A lot has been said about Star Citizen in the eight years that it has been in development, with some fans proudly supporting the game through the purchase of virtual sapcecraft and other gamers being more cynical of a product which appears to have fallen victim to an absurd level of feature creep. Whether you’re for or against the game, the hard truth is that a final product is still light years away from being released, and won’t be arriving in the near future.
Concern is in the air, which Star Citizen big cheese Chris Roberts decided to address in a new lengthy blog post, describing the game as definitely not being a “pipe dream” that will take several decades to be realised. “This is the game I’ve dreamed of my whole life. Now I am in a position to realise it, I am not willing to compromise it’s potential because it is taking longer than I originally envisioned,” Roberts said.
What I will commit to, and what is an internal priority is to improve the current gameplay and quality of life as we go, as Star Citizen is already fun in many ways, even if more buggy and not as stable as I would like, and just finishing off and polishing the basics will make it play as well or better than most other games.
I described systems we either have working, or are working on; we’ve even shown early versions of some of this like fire on Inside Star Citizen. I can’t promise you exactly what quarter it will come together but once the new Road Map web work is done you’ll be able to see the teams progress to achieving what I describe in real time.
According to Roberts, the current alpha build of the game has its fair share of players and usually peaks at around 30,000 of them on any given day. “Star Citizen already has the main gameloops of a space sim; cargo hauling, commodity trading, mercenary, pirate, bounty hunting, and mining. Just spending time refining and finishing out these would make Star Citizen with all its detail and fidelity more engrossing than any ‘finished’ space sim you can play today,” Roberts explained, while bemoaning the more negative nature of online discourse.
My biggest disappointment with modern internet discourse is that there’s a significant amount of cynicism, especially in forum or Reddit debates, and a portion of people assume the worst. If a feature is missing, late, or buggy it’s because the company or the developer lied and or / is incompetent as opposed to the fact that it just took longer and had more problems than the team thought it would when they originally set out to build it.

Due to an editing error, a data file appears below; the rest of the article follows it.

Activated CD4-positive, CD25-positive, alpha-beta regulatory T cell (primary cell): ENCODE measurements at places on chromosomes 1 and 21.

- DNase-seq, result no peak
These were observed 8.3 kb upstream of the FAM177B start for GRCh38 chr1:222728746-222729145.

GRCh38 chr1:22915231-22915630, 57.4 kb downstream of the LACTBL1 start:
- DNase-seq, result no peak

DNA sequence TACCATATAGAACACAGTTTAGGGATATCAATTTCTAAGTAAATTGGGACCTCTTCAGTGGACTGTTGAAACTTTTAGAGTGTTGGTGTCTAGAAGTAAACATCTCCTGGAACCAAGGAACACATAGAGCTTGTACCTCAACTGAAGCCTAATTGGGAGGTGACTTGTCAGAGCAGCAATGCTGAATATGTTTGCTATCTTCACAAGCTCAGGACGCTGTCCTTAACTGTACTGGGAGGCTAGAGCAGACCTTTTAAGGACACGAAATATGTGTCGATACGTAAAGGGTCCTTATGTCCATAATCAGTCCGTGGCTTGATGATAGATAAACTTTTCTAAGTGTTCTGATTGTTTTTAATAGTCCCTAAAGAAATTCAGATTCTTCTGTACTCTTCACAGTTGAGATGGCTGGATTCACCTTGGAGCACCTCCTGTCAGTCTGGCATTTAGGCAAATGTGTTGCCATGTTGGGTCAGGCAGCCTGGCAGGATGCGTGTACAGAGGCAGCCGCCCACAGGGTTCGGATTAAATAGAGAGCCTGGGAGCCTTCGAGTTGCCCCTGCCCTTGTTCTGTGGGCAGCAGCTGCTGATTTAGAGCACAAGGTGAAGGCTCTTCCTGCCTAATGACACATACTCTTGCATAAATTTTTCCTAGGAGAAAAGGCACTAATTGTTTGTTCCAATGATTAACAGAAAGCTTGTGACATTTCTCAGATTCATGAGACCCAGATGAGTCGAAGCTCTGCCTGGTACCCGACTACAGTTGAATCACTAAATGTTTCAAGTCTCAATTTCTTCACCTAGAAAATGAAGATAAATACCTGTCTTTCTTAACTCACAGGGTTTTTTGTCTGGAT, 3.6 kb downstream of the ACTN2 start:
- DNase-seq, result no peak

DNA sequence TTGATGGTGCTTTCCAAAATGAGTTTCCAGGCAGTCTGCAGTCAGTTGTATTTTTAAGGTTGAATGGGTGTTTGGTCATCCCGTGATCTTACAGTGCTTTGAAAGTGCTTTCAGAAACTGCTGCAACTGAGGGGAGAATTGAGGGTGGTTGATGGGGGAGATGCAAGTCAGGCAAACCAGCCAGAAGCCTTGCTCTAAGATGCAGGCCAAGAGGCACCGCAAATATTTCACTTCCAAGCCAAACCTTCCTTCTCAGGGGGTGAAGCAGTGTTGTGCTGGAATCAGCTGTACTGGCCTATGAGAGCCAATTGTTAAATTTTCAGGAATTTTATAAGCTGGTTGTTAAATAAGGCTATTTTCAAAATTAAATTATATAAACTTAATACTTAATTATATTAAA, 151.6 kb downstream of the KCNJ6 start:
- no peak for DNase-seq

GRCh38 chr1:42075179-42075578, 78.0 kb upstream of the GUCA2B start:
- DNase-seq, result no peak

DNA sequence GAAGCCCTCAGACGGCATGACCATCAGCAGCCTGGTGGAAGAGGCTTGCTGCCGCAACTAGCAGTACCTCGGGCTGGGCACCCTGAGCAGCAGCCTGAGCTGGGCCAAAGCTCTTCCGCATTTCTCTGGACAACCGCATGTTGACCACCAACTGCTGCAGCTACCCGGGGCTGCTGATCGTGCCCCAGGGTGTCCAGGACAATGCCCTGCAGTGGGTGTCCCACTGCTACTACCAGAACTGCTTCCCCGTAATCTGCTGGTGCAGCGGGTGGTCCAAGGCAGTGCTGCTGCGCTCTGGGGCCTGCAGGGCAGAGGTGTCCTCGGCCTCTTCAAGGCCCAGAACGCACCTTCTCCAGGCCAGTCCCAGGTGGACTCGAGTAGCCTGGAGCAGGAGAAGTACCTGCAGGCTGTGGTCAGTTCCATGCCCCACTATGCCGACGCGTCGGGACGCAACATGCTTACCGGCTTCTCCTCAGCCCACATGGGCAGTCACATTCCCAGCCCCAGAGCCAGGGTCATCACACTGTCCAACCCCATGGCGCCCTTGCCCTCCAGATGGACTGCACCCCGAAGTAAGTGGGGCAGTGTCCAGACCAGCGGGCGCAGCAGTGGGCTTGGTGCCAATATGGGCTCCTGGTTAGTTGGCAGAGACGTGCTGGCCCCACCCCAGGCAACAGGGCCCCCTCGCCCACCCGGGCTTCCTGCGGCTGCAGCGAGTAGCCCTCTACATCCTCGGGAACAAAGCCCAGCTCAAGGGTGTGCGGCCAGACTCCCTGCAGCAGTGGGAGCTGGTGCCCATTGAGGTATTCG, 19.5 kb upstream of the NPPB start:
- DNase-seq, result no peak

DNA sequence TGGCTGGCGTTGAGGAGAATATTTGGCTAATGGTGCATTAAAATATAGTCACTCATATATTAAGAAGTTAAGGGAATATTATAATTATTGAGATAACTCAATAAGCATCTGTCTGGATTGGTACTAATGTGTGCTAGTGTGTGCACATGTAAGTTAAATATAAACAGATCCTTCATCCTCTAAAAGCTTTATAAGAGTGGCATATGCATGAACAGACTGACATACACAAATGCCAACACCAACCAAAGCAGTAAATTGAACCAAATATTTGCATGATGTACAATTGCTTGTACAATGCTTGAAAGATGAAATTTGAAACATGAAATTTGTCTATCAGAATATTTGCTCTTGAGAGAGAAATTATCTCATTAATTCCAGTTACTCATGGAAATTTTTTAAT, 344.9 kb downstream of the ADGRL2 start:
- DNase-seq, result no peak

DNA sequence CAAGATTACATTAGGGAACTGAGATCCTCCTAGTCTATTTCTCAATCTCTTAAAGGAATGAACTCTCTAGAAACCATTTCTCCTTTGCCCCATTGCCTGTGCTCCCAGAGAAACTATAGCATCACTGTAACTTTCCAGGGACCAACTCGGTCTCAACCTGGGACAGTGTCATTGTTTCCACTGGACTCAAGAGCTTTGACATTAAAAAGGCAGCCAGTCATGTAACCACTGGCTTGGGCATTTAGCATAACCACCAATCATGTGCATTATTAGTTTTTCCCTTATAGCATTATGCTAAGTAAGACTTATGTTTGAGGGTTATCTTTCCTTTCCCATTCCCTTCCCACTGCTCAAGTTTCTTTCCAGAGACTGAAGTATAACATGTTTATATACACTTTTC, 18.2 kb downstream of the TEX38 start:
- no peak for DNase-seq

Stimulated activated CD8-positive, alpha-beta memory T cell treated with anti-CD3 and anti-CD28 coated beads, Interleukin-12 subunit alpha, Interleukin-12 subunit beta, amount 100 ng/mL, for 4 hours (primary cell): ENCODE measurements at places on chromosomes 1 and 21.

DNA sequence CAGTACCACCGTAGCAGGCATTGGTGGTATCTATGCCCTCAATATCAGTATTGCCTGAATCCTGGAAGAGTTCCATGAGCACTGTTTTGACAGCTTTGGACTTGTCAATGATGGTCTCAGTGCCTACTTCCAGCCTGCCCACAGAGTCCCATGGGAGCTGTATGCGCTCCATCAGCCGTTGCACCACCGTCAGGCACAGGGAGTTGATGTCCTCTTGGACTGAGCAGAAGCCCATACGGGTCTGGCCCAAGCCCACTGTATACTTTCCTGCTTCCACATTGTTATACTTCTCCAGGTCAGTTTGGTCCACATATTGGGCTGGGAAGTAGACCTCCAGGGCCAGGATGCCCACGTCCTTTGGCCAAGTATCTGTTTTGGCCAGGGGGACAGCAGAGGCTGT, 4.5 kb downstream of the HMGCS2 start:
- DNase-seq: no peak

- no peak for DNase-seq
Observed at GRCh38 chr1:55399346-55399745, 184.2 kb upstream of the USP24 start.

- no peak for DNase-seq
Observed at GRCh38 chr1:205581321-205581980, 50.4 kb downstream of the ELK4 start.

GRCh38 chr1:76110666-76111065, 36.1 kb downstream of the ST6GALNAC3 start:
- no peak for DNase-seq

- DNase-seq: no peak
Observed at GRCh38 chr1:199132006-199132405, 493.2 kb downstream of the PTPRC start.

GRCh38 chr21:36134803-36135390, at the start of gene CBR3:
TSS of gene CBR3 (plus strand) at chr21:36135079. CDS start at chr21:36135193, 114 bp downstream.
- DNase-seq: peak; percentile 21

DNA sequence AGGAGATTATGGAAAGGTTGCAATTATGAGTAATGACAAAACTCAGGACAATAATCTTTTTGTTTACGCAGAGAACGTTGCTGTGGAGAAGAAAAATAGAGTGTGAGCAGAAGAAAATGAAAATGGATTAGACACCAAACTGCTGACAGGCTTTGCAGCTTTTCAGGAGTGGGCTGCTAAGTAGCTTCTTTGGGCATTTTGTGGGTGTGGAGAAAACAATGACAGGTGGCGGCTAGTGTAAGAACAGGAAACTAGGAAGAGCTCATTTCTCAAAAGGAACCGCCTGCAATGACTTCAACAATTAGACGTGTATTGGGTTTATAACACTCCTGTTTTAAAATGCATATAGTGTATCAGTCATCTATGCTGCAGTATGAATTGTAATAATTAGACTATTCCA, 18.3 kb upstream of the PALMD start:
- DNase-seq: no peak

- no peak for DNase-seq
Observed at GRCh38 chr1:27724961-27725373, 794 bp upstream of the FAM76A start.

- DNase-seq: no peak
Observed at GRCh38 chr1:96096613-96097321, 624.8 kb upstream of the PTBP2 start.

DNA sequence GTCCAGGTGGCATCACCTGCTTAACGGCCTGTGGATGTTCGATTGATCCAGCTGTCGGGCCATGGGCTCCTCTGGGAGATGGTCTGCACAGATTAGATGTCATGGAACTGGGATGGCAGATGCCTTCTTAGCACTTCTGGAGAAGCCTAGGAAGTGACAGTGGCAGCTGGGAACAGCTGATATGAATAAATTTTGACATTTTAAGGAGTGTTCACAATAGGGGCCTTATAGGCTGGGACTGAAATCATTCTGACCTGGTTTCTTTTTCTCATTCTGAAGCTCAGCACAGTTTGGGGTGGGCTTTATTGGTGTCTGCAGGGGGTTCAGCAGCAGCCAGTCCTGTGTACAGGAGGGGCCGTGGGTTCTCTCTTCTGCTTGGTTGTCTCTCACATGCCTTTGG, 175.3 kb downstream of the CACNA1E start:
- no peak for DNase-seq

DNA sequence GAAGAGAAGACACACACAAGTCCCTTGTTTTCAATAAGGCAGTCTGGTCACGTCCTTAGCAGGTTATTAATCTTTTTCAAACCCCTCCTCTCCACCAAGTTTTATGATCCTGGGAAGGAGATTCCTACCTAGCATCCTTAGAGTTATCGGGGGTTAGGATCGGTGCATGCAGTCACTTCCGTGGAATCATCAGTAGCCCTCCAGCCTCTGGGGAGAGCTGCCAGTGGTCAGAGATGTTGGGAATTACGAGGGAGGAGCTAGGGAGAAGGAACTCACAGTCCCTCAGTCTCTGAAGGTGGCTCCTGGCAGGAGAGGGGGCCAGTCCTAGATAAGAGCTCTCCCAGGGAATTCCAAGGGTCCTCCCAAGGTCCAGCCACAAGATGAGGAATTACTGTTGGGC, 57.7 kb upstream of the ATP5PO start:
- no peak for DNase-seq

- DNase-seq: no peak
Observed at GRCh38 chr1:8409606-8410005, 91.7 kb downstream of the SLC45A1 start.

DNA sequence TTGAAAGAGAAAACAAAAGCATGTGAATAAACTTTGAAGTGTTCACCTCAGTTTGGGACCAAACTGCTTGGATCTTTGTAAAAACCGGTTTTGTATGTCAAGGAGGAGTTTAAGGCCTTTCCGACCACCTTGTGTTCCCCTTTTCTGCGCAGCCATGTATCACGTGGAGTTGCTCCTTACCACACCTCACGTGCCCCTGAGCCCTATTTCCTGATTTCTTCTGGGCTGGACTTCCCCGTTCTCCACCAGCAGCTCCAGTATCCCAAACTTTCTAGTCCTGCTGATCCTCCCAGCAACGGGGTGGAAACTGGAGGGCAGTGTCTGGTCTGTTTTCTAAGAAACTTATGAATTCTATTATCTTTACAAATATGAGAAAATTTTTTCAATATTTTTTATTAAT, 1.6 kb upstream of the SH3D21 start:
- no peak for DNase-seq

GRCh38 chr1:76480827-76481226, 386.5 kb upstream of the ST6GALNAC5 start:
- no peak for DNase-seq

Developers by their very nature are optimistic. You have to be to build things that haven’t ever been built before. Otherwise the sheer weight of what is needed to be done can crush you. But being optimistic or not foreseeing issues isn’t the same as lying or deliberately misleading people. Everyone at Cloud Imperium Games is incredibly passionate about making Star Citizen the most immersive massively multiplayer first person universe sandbox, and everyone works very hard to deliver that. If we could deliver harder, faster, better we would.
We get just as frustrated with the time things take. We practice bottom up task estimation where the team implementing the feature breaks it down and gives their estimates of how long it will take them. Management doesn’t dictate timelines, we just set priorities for the teams as there are always a lot more things to do at any one time than we have people to do them.
To cap it all off, Roberts asked the Star Citizen community to engage more nicely and rather focus on constructive criticism, so as to help improve morale and steer the game towards a more polished state. As of now, the massively ambitious experiment from Roberts and his company has managed to pull in more than $313 million from public funding, and recently released a roadmap…for its roadmap. So make of that, what you will.
Last Updated: September 16, 2020